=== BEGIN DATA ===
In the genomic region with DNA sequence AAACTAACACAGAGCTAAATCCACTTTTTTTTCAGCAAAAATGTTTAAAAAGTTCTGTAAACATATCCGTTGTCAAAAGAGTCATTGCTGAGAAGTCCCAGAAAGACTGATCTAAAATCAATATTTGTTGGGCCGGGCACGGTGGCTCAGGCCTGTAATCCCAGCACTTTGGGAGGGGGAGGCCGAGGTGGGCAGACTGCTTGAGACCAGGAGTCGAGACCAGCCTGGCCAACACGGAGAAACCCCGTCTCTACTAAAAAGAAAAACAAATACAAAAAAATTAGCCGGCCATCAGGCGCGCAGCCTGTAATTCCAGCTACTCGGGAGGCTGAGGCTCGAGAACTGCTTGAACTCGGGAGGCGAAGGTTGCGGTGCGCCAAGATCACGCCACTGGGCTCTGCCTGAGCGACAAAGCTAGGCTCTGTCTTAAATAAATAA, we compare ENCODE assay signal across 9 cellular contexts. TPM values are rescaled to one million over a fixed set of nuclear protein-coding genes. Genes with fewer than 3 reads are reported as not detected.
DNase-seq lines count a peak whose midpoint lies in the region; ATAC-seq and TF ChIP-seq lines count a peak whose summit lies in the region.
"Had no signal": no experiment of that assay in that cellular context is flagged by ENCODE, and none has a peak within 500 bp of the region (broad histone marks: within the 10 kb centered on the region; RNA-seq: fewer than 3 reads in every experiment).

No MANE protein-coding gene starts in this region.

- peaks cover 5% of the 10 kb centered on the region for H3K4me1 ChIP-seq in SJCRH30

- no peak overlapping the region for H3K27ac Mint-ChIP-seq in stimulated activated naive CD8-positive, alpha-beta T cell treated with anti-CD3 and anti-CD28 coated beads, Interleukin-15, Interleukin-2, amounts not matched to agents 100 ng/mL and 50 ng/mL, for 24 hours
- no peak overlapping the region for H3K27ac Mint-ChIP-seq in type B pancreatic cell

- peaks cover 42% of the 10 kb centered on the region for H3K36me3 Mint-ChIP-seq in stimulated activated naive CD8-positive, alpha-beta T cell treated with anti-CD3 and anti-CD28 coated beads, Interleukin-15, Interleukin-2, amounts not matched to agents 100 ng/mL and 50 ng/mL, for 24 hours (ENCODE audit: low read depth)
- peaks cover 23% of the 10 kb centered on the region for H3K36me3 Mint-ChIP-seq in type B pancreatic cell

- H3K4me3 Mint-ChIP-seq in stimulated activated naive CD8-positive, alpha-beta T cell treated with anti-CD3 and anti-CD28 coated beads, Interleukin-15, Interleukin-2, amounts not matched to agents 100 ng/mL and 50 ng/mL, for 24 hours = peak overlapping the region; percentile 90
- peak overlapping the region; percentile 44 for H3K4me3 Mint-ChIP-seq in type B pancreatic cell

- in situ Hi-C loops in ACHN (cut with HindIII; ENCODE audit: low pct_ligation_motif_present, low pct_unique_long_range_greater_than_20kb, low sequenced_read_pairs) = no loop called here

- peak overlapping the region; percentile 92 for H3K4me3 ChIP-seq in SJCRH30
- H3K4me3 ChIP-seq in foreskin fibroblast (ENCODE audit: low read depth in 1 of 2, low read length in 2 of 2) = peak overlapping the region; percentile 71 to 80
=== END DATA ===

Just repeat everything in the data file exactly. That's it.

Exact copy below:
In the genomic region with DNA sequence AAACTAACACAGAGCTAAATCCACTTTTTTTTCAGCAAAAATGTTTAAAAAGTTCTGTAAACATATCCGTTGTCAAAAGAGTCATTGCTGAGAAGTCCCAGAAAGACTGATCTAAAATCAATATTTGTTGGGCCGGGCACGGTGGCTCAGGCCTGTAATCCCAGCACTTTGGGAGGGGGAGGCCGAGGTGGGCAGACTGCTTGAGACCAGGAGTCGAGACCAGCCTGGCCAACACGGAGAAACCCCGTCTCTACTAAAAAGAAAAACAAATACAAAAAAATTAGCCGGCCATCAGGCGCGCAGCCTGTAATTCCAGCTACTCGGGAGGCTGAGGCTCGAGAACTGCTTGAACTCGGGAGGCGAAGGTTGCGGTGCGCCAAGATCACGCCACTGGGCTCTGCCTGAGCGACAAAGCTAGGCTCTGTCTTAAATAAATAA, we compare ENCODE assay signal across 9 cellular contexts. TPM values are rescaled to one million over a fixed set of nuclear protein-coding genes. Genes with fewer than 3 reads are reported as not detected.
DNase-seq lines count a peak whose midpoint lies in the region; ATAC-seq and TF ChIP-seq lines count a peak whose summit lies in the region.
"Had no signal": no experiment of that assay in that cellular context is flagged by ENCODE, and none has a peak within 500 bp of the region (broad histone marks: within the 10 kb centered on the region; RNA-seq: fewer than 3 reads in every experiment).

No MANE protein-coding gene starts in this region.

- peaks cover 5% of the 10 kb centered on the region for H3K4me1 ChIP-seq in SJCRH30

- no peak overlapping the region for H3K27ac Mint-ChIP-seq in stimulated activated naive CD8-positive, alpha-beta T cell treated with anti-CD3 and anti-CD28 coated beads, Interleukin-15, Interleukin-2, amounts not matched to agents 100 ng/mL and 50 ng/mL, for 24 hours
- no peak overlapping the region for H3K27ac Mint-ChIP-seq in type B pancreatic cell

- peaks cover 42% of the 10 kb centered on the region for H3K36me3 Mint-ChIP-seq in stimulated activated naive CD8-positive, alpha-beta T cell treated with anti-CD3 and anti-CD28 coated beads, Interleukin-15, Interleukin-2, amounts not matched to agents 100 ng/mL and 50 ng/mL, for 24 hours (ENCODE audit: low read depth)
- peaks cover 23% of the 10 kb centered on the region for H3K36me3 Mint-ChIP-seq in type B pancreatic cell

- H3K4me3 Mint-ChIP-seq in stimulated activated naive CD8-positive, alpha-beta T cell treated with anti-CD3 and anti-CD28 coated beads, Interleukin-15, Interleukin-2, amounts not matched to agents 100 ng/mL and 50 ng/mL, for 24 hours = peak overlapping the region; percentile 90
- peak overlapping the region; percentile 44 for H3K4me3 Mint-ChIP-seq in type B pancreatic cell

- in situ Hi-C loops in ACHN (cut with HindIII; ENCODE audit: low pct_ligation_motif_present, low pct_unique_long_range_greater_than_20kb, low sequenced_read_pairs) = no loop called here

- peak overlapping the region; percentile 92 for H3K4me3 ChIP-seq in SJCRH30
- H3K4me3 ChIP-seq in foreskin fibroblast (ENCODE audit: low read depth in 1 of 2, low read length in 2 of 2) = peak overlapping the region; percentile 71 to 80